FMR1 gene enhances the translation of large autism-related proteins
This image shows an example of defects in the development of the embryonic central nervous system in stored eggs that lacked the Fmr1 gene — stored being the key word, since un-stored eggs showed normal development. Analogous to the spinal cord, the ladder-like ventral nerve cords on the right are from stored eggs lacking in Fmr1. The image on the left is a normal ventral nerve cord with functioning Fmr1. Image Courtesy of Ethan Greenblatt and Allan Spradling.
FMR1 is a gene required for normal brain and ovary development – and mutations in FMR1 are implicated in some types of infertility and in the most common inherited intellectual disability, fragile X syndrome.
How does it work? And what happens when it doesn’t? New research published in Science by former JCC Fellow Ethan Greenblatt sheds light on these questions. Using a new method to study the gene and its protein, he upended previous assumptions about FMR1 function.
“My advisor Allan Spradling and I first became interested in the question of how egg cells (oocytes) survive long periods of dormancy – for example, human oocytes form during fetal development and then arrest for up to 5 decades,” said Greenblatt, who became a postdoc at the Carnegie Institution for Science in 2012.
Using fruit flies, Greenblatt performed a genetic screen to find genes involved in egg failure and homed in on FMR1 for further study.
“Interestingly, FMR1 in humans is linked to a prominent cause of premature ovarian failure, as well as the most commonly inherited autism spectrum disorder,” he said. “This made us extremely interested in discovering FMR1’s function, which has been controversial for a long time.”
Previous FMR1 studies had used in vitro experiments or focused on FMR1 function in neurons. Greenblatt preferred a different approach.
“Oocytes are enormous, homogeneous cells which makes them simpler to study than neurons, and they share a lot of the same biology. The first challenge was coming up with a robust way to stimulate flies to produce new eggs, hold on to those eggs for a defined period of time, and then lay them ‘on command’ so we could test their function in vivo,” Greenblatt said. “We found that we could accomplish this by playing with the flies’ diets and access to mates.”
Learning a new technique to identify the gene’s function was his second challenge. “I spent quite a few months optimizing ribosome profiling in my own hands and was lucky to receive tips from Jonathan Weissman’s lab, which originally developed the technique.”
The study showed that although eggs from flies lacking FMR1 seemed normal, their function decreased as they were stored over time. Plus, when fertilized, the FMR1-lacking eggs developed into embryos with nervous system defects. The mutant eggs were deficient in several hundred large proteins, many of which are associated with autism.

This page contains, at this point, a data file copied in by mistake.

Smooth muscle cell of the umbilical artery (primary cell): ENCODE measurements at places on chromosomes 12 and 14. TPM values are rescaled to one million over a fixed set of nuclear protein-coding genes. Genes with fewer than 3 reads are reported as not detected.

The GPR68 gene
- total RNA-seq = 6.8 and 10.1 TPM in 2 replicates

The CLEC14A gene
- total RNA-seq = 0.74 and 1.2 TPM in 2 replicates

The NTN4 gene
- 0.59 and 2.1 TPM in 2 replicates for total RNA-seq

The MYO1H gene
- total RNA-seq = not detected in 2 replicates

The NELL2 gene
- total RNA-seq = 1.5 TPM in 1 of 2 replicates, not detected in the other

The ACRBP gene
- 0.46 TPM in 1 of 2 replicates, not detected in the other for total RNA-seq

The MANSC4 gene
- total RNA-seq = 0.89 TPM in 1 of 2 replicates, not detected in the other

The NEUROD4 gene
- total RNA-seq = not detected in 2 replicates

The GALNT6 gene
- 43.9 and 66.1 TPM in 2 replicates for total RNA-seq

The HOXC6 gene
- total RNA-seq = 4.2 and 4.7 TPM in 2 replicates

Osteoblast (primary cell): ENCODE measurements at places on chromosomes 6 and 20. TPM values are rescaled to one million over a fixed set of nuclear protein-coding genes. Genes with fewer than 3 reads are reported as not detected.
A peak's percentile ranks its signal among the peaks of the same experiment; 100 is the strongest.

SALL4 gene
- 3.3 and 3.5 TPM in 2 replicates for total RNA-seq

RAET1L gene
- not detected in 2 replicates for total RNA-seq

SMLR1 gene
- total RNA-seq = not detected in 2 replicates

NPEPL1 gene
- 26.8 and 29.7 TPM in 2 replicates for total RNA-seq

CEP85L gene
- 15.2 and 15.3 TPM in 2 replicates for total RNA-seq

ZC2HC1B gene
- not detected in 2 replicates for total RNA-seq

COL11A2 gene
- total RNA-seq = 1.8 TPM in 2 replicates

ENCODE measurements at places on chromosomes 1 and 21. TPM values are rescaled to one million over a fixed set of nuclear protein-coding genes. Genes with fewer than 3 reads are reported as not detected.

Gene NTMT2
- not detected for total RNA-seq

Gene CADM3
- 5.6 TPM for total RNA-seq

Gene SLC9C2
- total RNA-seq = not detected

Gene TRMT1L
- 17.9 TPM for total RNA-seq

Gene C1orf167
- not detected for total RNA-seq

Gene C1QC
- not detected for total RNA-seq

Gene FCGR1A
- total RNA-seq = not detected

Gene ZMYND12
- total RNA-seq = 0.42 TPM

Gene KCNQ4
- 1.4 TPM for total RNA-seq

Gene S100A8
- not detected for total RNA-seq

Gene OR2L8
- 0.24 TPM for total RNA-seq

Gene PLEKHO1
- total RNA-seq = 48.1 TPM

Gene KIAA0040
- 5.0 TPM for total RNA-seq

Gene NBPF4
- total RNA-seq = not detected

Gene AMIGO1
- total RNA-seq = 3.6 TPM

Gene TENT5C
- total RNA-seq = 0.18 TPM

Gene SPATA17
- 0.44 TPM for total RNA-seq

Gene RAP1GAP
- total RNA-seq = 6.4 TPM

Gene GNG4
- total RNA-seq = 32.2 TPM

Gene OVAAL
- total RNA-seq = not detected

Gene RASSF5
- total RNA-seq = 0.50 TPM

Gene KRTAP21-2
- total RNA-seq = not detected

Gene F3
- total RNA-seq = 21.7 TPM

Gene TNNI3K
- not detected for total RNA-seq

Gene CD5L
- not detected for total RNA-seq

“Our ribosome profiling results completely surprised us,” he said. FMR1 had been thought to repress protein synthesis, and the new results showed that the gene activated translation of proteins. “We think that FMR1 serves as a sort of a helper, which boosts the production of critically important large proteins that are difficult for eggs or neurons to manufacture. Without FMR1, egg cells have inadequate supplies of specific large proteins and prematurely start to fail. Since FMR1 is also important in the brain, the loss of certain large proteins associated with autism could explain the autistic symptoms of fragile X syndrome patients.”
Next, Greenblatt hopes to use the fly to identify new small molecules and gene targets that can ameliorate the loss of FMR1 and identify new potential therapies for fragile X syndrome and fragile X-associated primary ovarian insufficiency. He is currently seeking an academic position.
“What excites me most,” he said, “is that while current potential treatments for fragile X syndrome have repeatedly proven ineffective in clinical trials, our new model for how FMR1 is working may accelerate the development of new therapies that repair the loss of FMR1’s translational activation function in human patients.”
Greenblatt won the 2018 Carnegie Institution for Science’s Postdoctoral Innovation and Excellence Award for exceptionally creative approaches to science, strong mentoring, and contributing to the sense of campus community. He helped organize the Carnegie Embryology 100 Year Anniversary Symposium, helps lead the Carnegie postdoc association, shared his science with the public at “Nerd Night Baltimore,” and serves as a “Big Brother” to a Baltimore City youth. Greenblatt received his BS with high honors in chemistry, with a minor in mathematics from the College of William and Mary and his PhD in biophysics from Stanford University.
“I am very appreciative for the support I received from the Jane Coffin Childs Fund,” said Greenblatt, who was a JCC Fellow from 2013 to 2016. In particular, I found that attending fellowship meetings was tremendously valuable. The other Fellows and Board Members are a wonderful group of curious, passionate researchers, who are genuinely interested in pursuing the best scientific questions and not just following the latest trend. They raised the bar high for what is possible in research, and I came away from meetings very much inspired.”
In this video, Carnegie’s Ethan Greenblatt and Allan Spradling discuss their work, which focuses a gene called Fmr1. Mutations in this gene create problems in the brain as well as the reproductive system. They can lead to the most-common form of inherited autism, fragile X syndrome, as well as to premature ovarian failure. They found that Fmr1 serves as a sort of a helper, which boosts the production of critically important large proteins that are difficult for eggs or neurons to manufacture.